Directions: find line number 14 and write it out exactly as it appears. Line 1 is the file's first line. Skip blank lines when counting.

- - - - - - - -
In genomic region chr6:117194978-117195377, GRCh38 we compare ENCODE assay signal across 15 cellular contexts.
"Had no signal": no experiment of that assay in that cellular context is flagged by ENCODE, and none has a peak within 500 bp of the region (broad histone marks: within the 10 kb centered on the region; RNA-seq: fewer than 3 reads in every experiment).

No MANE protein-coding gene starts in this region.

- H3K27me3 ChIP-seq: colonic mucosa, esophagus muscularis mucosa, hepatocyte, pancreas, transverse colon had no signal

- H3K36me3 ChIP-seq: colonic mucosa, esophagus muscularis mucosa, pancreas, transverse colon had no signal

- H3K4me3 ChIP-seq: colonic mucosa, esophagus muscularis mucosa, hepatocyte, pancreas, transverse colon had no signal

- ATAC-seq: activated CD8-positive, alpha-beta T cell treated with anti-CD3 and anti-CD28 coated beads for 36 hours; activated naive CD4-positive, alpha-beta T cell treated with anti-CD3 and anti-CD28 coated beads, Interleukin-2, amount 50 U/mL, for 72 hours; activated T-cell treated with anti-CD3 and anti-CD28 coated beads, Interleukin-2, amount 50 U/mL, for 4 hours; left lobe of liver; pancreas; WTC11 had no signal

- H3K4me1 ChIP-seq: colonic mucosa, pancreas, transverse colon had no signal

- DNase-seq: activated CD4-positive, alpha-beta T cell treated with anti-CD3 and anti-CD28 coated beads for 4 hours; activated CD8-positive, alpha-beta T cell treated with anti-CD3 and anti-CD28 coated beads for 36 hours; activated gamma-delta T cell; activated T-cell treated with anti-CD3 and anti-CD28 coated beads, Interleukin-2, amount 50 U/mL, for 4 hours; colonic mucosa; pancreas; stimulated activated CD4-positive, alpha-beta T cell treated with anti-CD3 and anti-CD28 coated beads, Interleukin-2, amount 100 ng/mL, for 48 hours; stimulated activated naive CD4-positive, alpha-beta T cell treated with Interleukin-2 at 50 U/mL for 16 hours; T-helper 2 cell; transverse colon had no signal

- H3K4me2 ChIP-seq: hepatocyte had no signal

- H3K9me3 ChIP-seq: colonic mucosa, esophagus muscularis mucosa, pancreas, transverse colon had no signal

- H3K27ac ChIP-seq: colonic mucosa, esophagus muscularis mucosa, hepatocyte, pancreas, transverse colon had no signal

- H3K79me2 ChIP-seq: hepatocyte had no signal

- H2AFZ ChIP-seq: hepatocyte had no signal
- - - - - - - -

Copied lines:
- H2AFZ ChIP-seq: hepatocyte had no signal